In this wonderful video, “How to Stop Absorbing Other People’s Energy,” Ralph Smart details five ways to deal with negative energy from others. I’ve listed those ways below.
As a former public school teacher and college professor, I inherently know how to deal with negative students and parents and redirect negative people very quickly in different directions, sometimes even transforming their anger or negativity into a talk about what is really going on in their lives to make them lash out at me or others. Other times, they are sent in a different direction all together so that I can focus on others who are willing to learn and grow. Ralph Smart’s responses make sense to me, and I incorporate most of these techniques automatically in the classroom.
Each situation with a negative person requires a slightly different response and a different set of skills, but the main point is that negativity doesn’t get to win. I won’t let one student’s negativity detract from my mission from the light. I wasn’t sent back to earth after my NDE to let negativity interfere with the light and my mission. I am meant to shine light into my own life and the lives of others. My guides don’t let negativity win, and I don’t let it win either. At a basic level, I must help my students become better communicators, thinkers, and writers. On another level, I have an intent to help others feel better about themselves and achieve their personal goals.
I don’t talk about the negative students in the lounges and with other professors unless I want input on how to more effectively deal with a troubled student and think someone I know can offer sound advice. I don’t complain about students and spend my energy in that way. I talk about the students who inspire me with their drive, ambition, and ability to persist despite adversities.
The Five Ways Ralph Smart Recommends for How to Stop Absorbing Other People’s Negativity:
- You can’t please everyone. Everyone is here for a different reason. There is nothing wrong with being nice, but it’s more important to be yourself. When you trust yourself, you are loving yourself and accepting of yourself 100%. If others don’t like it, they can hit the road. (As a teacher, realize that every student will not appreciate your style of teaching, your content, or your ideas. Realize that you are there to reach who you can on a deeper level and to help every one of your students succeed whether they like you or not. Things generally run smoothly if you take this approach. And remember the ten second rule. Students make judgements about you in the first ten seconds they see you. Smile, hold your head high, look in control, and ask certain students informal questions before class starts to show that you care about them.)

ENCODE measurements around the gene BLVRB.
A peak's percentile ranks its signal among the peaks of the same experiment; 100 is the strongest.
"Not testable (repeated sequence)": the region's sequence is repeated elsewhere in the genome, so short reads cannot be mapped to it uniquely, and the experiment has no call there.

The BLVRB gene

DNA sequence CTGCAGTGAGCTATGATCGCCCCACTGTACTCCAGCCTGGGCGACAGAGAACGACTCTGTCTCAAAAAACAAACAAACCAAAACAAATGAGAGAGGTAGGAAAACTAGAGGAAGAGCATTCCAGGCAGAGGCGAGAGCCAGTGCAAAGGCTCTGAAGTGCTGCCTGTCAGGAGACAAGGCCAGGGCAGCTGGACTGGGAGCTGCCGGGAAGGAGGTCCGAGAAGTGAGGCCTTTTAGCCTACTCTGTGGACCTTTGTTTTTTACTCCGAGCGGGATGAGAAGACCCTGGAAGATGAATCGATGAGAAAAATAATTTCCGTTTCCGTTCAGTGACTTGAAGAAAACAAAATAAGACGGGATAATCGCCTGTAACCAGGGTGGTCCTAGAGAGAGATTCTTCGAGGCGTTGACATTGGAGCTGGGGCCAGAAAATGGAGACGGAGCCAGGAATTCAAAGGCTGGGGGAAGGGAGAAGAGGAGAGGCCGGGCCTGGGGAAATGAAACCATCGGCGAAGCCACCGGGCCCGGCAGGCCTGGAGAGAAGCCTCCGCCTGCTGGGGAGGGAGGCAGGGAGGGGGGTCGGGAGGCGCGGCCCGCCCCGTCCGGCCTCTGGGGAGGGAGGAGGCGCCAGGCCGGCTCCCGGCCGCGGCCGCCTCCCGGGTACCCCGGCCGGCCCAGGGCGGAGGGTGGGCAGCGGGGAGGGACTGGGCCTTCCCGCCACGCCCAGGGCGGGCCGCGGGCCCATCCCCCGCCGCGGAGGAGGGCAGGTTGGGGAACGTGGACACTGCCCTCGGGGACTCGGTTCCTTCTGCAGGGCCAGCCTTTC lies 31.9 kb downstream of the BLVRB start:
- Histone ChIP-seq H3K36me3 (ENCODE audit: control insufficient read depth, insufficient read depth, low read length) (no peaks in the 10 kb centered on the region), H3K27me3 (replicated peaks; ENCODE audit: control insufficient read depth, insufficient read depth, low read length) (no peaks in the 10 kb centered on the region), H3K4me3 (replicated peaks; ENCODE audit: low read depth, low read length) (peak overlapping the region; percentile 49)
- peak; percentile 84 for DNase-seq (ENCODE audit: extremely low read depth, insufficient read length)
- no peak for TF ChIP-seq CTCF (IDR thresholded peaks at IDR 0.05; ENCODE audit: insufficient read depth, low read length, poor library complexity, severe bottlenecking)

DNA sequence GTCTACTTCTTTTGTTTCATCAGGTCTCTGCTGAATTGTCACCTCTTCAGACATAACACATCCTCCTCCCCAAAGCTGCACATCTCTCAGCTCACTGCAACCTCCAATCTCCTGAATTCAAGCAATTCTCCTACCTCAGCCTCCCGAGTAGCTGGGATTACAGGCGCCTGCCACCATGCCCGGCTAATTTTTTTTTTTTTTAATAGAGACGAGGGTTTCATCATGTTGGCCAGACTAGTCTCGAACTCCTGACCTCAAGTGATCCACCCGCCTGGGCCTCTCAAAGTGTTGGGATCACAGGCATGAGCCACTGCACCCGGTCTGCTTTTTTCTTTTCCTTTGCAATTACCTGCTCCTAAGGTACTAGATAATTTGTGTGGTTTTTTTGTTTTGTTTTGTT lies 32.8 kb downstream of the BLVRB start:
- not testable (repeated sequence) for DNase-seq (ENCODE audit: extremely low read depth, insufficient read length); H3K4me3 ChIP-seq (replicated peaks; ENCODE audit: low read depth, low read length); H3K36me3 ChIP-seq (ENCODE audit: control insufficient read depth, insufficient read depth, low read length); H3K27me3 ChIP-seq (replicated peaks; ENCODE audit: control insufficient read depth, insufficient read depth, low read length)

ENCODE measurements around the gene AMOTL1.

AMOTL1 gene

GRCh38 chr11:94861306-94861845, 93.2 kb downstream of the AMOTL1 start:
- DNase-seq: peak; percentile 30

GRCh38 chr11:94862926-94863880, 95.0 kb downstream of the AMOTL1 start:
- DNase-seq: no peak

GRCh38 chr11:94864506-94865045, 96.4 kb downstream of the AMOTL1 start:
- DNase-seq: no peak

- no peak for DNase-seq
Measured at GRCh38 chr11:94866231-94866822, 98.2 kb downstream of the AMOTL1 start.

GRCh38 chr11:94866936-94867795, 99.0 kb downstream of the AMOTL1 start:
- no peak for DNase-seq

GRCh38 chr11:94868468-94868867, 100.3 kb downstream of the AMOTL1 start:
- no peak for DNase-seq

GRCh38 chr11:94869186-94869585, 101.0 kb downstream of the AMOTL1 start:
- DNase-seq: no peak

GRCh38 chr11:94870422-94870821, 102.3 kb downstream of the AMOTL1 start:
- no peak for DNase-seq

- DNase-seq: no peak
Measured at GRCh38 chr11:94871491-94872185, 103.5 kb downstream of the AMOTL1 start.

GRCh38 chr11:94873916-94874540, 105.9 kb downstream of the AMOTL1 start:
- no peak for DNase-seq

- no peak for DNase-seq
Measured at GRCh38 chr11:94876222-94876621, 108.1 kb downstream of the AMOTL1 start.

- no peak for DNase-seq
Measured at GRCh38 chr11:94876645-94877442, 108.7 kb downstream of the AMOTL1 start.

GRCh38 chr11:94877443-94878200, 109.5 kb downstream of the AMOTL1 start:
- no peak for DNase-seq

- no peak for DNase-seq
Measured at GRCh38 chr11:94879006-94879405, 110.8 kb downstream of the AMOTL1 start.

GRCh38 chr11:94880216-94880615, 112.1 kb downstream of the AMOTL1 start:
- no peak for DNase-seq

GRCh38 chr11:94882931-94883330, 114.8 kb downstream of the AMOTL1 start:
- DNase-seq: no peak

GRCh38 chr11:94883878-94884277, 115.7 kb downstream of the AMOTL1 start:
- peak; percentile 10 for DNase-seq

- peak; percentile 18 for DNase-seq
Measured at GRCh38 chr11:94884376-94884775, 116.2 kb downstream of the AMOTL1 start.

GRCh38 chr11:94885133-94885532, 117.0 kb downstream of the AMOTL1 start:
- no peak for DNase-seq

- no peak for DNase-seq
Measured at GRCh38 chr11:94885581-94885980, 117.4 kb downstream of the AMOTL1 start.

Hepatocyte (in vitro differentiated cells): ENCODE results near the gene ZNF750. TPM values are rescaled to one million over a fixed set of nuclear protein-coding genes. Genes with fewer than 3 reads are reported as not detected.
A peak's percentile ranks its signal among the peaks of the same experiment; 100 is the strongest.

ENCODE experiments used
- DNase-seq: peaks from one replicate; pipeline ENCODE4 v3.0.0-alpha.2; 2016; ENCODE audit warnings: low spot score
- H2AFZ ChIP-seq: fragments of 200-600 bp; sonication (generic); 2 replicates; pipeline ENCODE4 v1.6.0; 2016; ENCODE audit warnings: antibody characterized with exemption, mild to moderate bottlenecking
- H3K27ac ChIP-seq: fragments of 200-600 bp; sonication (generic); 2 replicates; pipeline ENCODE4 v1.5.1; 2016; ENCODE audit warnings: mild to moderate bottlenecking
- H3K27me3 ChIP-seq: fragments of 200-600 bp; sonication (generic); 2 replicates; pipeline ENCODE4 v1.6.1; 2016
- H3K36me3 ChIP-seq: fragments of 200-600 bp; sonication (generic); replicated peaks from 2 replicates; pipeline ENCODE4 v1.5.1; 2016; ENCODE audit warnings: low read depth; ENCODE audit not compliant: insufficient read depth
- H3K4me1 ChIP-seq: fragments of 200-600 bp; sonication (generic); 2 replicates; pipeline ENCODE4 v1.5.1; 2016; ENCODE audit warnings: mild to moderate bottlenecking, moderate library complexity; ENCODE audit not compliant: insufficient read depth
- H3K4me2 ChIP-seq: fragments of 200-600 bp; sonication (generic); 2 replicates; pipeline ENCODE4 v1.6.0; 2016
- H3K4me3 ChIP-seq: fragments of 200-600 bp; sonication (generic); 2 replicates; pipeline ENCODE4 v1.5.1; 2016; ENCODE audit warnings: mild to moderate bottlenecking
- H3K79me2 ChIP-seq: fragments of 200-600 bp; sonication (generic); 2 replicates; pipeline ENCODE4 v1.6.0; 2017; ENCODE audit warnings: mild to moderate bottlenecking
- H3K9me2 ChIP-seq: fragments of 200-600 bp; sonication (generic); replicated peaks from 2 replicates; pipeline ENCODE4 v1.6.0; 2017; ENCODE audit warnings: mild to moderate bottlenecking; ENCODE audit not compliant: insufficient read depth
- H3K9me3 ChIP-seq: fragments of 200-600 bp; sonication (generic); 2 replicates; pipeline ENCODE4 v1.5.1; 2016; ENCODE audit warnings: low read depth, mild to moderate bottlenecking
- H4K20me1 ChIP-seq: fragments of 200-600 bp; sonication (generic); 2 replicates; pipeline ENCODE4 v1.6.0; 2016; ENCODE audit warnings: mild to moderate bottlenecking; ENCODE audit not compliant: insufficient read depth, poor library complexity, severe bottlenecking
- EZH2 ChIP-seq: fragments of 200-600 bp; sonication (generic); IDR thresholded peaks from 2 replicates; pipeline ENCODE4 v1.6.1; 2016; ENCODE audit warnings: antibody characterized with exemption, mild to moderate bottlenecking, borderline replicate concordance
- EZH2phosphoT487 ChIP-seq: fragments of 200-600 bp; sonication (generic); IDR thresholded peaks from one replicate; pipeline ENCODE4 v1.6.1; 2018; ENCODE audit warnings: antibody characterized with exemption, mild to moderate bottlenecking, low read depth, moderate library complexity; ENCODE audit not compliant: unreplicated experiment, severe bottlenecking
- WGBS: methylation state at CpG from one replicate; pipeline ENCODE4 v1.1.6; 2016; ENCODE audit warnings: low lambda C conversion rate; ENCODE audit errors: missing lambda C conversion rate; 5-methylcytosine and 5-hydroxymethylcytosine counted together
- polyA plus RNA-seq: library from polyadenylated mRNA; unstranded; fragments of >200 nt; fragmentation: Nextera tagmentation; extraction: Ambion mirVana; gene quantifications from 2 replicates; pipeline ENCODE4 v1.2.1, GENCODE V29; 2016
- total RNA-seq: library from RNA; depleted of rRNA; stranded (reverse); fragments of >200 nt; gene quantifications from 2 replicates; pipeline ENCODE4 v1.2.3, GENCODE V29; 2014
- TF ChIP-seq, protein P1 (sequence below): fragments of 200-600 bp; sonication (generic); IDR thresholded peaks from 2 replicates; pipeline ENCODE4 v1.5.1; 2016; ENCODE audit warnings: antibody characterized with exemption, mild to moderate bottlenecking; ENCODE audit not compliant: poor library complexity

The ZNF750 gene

- Choose whether you want to be invited where this person will take you. No one can enter your world without an invitation. We are consciously and unconsciously inviting others into our temple which is ourselves. (Pay more attention to the students who are doing things right–learning, growing, and participating. Those who are working as a distraction need to be dealt with in various ways. Extroverted students can be fun, and if you make room for discussion in your classroom, give them specific ways to talk about the content. Engage with them during discussions. Negative distractions should not be invited into your consciousness for long.)
- Do not pay attention. Some people can be classified as energy vampires. A parasite can only live on the host’s body. Whatever you focus on grows. Energy vampires work by making you think of them. Just the thought of them alone is tiring. Pay attention to where you pay attention. Are you focusing on what you want or on what you fear? An “emotional drive by” is when someone dumps their negative energy on you and then drives off. Don’t become a trashcan for someone else’s garbage. (Know what your purpose and intent is in the classroom. Don’t let your focus waver from the goal of helping and inspiring others. For example, one of my intentions is to give my students new ways to think and to give them the light and peace that comes from loving oneself and believing in oneself.)
- Breathing increasing the blood flow. Just going into nature can purify your senses. Meditate, dance, sing, and heal. Become like the butterfly. It is light and moves around quickly, not absorbing others energy. Keep your head up and pay attention to your body language. Becoming lighter is the only way to fly. Keep it moving. (Consider teaching mindfulness in your classes or let your students research ways to decrease stress and increase joy in their lives. You can also invite someone into your classroom to teach mindfulness if this is not your area of interest. On nice days, I sometimes conduct class by the river or outside somewhere. I always recommend nature to heal our bodies, minds, and souls.)